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News and Information
September 5, 2018
New Medical Respite Care Program Helps Homeless Improve Health
Developed by CHI Franciscan, Catholic Community Services, Peninsula Community Health Services, and others; Benedict House will provide homeless a continuum of quality care and reduce unnecessary trips to the Emergency Services department
Bremerton, Washington - A partnership of area nonprofits including CHI Franciscan Health, Catholic Community Services (CCS), and Peninsula Community Health Services are expanding care to the growing homeless population on the Peninsula with a new medical respite care program. Located at CCS’s Benedict House, the program will provide care to homeless patients on the Peninsula who are in need of extra care but do not need continued hospitalization.
Between 2016 and 2017, the homeless population on the Peninsula increased by 13 percent to 663. Of those, 43 percent report having health issues as the primary reason for their homelessness. The medical respite care program is designed to provide a safe and secure location in Kitsap County. It will house male patients experiencing homelessness who are discharged from the hospital and need a stable environment to facilitate recuperation from their illness or injury. Individuals will receive 24-hour shelter, food, social services, and transportation to doctor’s and related medical service appointments.
“We are excited to help get this program off the ground and to further serve people in our community experiencing homelessness as they recover from illness,” says Jeanell Rasmussen, chief nursing officer, Harrison Medical Center, “While this is not a solution to the entire homeless issue on the Peninsula, we believe it is an important first step to address this critical need and help keep everyone in our community healthy.”
The program, which received over $20,000 from Harrison Foundation for administrative assistance, is based upon similar models in Washington state, including Nativity House in Tacoma, also managed by Catholic Community Services.
“The Respite Care program was designed for individuals who are healthy enough to discharge from the hospital but not healthy enough to finish healing on the streets,” says Joshua A. Waguespack, director of operations with Catholic Community Services, “The partnership bridges the gap between housing and health knowing that the sick and vulnerable become chronically homeless, and the chronically homeless require the most resources in terms of tax dollars.”
The medical respite program is built around the patients it serves but it will benefit non-program patients as well. Harrison Medical Center data shows that from October 2016 to December 2016, the hospital provided a total of 22,344 hours of avoidable inpatient care. Meaning that during this three-month period, there were multiple patients receiving inpatient care although they were healthy enough to be discharged to outpatient care. Various reasons kept these patients longer than necessary, one of those being homelessness. When patients experiencing homelessness are provided with a stable environment in which to recuperate, they are less likely to over-utilize the Emergency Services department, less likely to be readmitted for complications, and usually reduce their inpatient stays—increasing the hospital’s capacity to care for others in need.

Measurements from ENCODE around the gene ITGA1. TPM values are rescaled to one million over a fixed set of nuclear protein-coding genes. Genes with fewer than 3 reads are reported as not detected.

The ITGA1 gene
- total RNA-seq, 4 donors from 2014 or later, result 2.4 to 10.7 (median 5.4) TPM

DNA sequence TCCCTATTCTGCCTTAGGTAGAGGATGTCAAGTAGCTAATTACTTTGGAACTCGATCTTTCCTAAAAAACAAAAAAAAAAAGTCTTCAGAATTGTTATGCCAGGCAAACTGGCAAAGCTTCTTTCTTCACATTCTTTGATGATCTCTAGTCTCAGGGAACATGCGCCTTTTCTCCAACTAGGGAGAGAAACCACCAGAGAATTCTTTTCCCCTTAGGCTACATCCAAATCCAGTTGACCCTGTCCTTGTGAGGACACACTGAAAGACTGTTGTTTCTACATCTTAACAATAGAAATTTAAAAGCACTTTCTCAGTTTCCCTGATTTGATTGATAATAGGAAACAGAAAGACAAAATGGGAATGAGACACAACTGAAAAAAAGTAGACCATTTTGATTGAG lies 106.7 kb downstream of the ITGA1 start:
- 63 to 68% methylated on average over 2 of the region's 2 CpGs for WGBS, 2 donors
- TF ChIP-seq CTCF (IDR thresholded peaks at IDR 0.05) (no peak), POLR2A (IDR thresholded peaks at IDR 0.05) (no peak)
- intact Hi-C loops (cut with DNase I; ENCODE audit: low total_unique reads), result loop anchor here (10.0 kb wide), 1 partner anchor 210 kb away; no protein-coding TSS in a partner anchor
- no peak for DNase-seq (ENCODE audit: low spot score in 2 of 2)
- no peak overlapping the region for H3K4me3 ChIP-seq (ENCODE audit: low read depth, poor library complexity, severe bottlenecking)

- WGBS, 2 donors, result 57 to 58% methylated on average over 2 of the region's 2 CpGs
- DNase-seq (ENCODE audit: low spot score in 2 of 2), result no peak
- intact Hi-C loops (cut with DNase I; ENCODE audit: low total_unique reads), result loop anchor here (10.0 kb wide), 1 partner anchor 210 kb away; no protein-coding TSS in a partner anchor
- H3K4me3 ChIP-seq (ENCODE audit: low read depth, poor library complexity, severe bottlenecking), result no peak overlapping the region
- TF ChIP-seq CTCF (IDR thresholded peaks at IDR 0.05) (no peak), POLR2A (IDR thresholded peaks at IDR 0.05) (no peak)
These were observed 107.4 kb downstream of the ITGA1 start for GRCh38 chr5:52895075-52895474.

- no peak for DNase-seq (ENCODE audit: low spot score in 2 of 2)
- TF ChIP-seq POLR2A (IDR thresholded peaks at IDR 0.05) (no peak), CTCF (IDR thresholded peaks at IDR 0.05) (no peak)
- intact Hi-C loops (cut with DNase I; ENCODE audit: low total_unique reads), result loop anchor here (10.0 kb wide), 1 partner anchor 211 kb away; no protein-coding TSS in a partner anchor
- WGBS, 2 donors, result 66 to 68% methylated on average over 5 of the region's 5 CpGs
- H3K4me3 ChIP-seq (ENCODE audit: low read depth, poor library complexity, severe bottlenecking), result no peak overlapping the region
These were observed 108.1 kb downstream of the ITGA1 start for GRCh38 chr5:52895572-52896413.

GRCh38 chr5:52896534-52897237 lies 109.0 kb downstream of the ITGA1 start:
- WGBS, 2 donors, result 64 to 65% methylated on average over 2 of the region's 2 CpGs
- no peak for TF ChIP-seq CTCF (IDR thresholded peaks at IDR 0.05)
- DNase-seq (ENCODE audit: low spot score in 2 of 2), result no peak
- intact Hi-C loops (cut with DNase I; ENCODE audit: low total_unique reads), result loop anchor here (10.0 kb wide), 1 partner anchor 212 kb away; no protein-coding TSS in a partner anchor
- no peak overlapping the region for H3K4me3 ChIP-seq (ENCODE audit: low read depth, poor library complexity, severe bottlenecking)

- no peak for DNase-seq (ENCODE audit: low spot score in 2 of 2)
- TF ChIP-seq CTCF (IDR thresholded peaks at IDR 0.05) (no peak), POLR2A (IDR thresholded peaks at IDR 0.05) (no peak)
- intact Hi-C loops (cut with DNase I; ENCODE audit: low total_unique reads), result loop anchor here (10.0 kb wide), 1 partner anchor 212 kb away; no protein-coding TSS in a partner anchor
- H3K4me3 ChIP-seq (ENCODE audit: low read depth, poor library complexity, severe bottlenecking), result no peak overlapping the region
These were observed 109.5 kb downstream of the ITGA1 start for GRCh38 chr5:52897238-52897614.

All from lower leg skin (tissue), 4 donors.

“We are honored to be a partner in this program of healing,” says Chief Executive Officer of Peninsula Community Health Services, Jennifer Kreidler-Moss, “Although it doesn’t solve the affordable housing crisis in our area, it does put one more piece into the complex puzzle of healthcare for the vulnerable in our society. Providing the right care, at the right place reduces costs for the entire system which affects every member of society in one way or another.”
The Benedict House is still in the early stages of providing care to the homeless of the Peninsula and just saw its first patient in July. The program’s goal is to increase its capacity to accommodate more people, including women.
CHI Franciscan Health
CHI Franciscan Health is a nonprofit health system based in Tacoma, Washington, with $2.45 billion in total revenue and a team of more than 12,000 doctors, nurses and staff that provide expert, compassionate medical care at 10 acute care hospitals and over 200 primary and specialty care clinics in Pierce, King and Kitsap counties. This includes St. Anthony Hospital, Gig Harbor; St. Clare Hospital, Lakewood; St. Elizabeth Hospital, Enumclaw; St. Francis Hospital, Federal Way; St. Joseph Medical Center, Tacoma; Harrison Medical Center, Bremerton and Silverdale; Highline Medical Center, Burien; Regional Hospital, Burien; and CHI Franciscan Rehabilitation Hospital, Tacoma. Started in 1891 by the Sisters of St. Francis of Philadelphia, today CHI Franciscan is one of the largest health systems in Washington state. The system is comprised of more than 1,200 hospital beds and over 4,000 credentialed providers offering cardiovascular care, cancer care, orthopedics and sports medicine, neurosciences, women’s care and other health care services. CHI Franciscan’s mission focuses on creating healthier communities, including caring for the poor and underserved. In our 2017 fiscal year, the organization provided $188 million in community benefit, including $20 million in charity care. Follow CHI Franciscan on Facebook facebook.com/franciscanhealth, Twitter @FHSHealth and Instagram @franciscanhealth.